Caithness and Sutherland Property – what happened in 2017 and the prospects for 2018.

Georgesons Estate AgencyI’m pleased to say that 2017 has been a good one for Caithness and Sutherland and there is great confidence in the air. Sales are reported by the Registers of Scotland to have increased, overall, in the Highland area by 10.3%.

As regards prices, nationally in Scotland, prices increased, overall, by 2.8% with the average price being £143,544

Semi-detached properties led the charge with an increase of 4.2%. Interestingly, detached properties were right down 0.9% but that is, probably, because of the Stamp Duty changes which punish the higher property price brackets. More of that later.

Highland did rather better at 3.5% and our average price is, also, higher at £159,874. Unfortunately, the Registers of Scotland do not sub divide their statistics within Highland so it is not possible to see statistics for localities.

On the pricing front, we are, generally, obtaining a price equal to the asking price which is, usually, based on the Home Report valuation. The surveyor will have built in the price increase and all this indicates a confidence in the market.

The predominant interest, at the moment, in Caithness and Sutherland is from first-time buyers. Happily, in our area, prices are moderate and people are able to buy a decent home the first time around. The second most predominant group of purchasers are folk relocating North to retire or prepare for retiral, and they are, generally, downsizing to rural locations. They are able to sell up down South, buy a home here and still have some funds left over.

One happy change this year is the return of the closing date. We have been able to set a number this year. If you can reach all potential buyers out there, there are benefits as, with a closing date you know that you are getting the maximum price. Buyers have only one chance in this closed bid system – which is a joy for sellers and a nightmare for buyers!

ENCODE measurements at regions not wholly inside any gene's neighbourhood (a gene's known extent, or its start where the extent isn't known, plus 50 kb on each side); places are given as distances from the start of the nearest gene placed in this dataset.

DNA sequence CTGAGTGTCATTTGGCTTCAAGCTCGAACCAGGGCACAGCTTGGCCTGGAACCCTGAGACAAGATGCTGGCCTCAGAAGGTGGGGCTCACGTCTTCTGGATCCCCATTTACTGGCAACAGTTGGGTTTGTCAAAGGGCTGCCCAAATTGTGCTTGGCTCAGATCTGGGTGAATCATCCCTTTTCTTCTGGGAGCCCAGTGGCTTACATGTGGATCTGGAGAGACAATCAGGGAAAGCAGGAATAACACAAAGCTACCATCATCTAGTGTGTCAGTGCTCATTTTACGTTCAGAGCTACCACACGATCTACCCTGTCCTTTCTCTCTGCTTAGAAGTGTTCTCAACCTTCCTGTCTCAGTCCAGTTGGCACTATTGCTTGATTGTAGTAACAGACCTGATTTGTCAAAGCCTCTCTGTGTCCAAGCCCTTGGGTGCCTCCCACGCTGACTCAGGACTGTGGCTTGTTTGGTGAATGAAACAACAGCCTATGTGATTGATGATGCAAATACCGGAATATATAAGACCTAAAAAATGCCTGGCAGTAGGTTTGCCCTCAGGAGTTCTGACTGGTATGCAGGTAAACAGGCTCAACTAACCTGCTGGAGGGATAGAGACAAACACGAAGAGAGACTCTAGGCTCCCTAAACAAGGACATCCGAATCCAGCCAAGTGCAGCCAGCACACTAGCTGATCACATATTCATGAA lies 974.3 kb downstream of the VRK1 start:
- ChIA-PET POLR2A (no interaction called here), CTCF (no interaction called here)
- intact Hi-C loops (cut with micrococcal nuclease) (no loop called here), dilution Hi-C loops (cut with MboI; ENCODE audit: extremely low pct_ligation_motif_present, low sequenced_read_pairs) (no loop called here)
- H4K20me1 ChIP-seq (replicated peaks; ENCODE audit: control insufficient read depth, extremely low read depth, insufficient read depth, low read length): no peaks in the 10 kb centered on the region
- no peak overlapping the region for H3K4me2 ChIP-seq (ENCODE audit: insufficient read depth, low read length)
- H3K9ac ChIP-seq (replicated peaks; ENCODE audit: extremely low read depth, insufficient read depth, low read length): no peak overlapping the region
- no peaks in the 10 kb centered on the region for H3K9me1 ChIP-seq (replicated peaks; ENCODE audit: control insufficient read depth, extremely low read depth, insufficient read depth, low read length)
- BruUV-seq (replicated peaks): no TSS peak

Buy to let purchasers were a big feature at one time but they have died a death, taxed out of existence with a double whammy of tax increases both on stamp duty and income.

As to the future, I read the finance pages and I am seeing nothing that, seriously, worries me. There is the usual economists’ doom and gloom but I have, consistently, ignored that because my experience is that these “experts” have no more insight than the average person. The forecasts have been, consistently, wrong since the crash (and even before). I believe that most people are also of the same opinion and a recent survey by the Bank of Scotland on barriers to moving house confirms that, showing only 15% citing an “uncertain economic outlook”.

As for the tax issue, Stamp Duty (now called Land and Buildings Transaction Tax) seriously bites if you are in the over £380,000 bracket but, happily, for the average price in Highland, it actually offers a saving over the old rate. So, don’t doubt it, there are benefits in living in the North!
As I write this, the Scottish Budget has been announced. Stamp duty for first-time buyers has been abolished but only up to £175,000 whereas, in the rest of the UK, it is £300,000.

As for the future, for the past four years, we have had nothing but good news and, for 2018, my advice to potential sellers and buyers is that all is well and go ahead with your plans!

Anyone who would like to comment on this article or for this column to touch on any particular matter, please email me on [email protected]

Bruce de Wert has over 25 years of experience of Law and Estate Agency and is the Principal Solicitor at Georgesons and a director of Georgesons Estate Agency Ltd.

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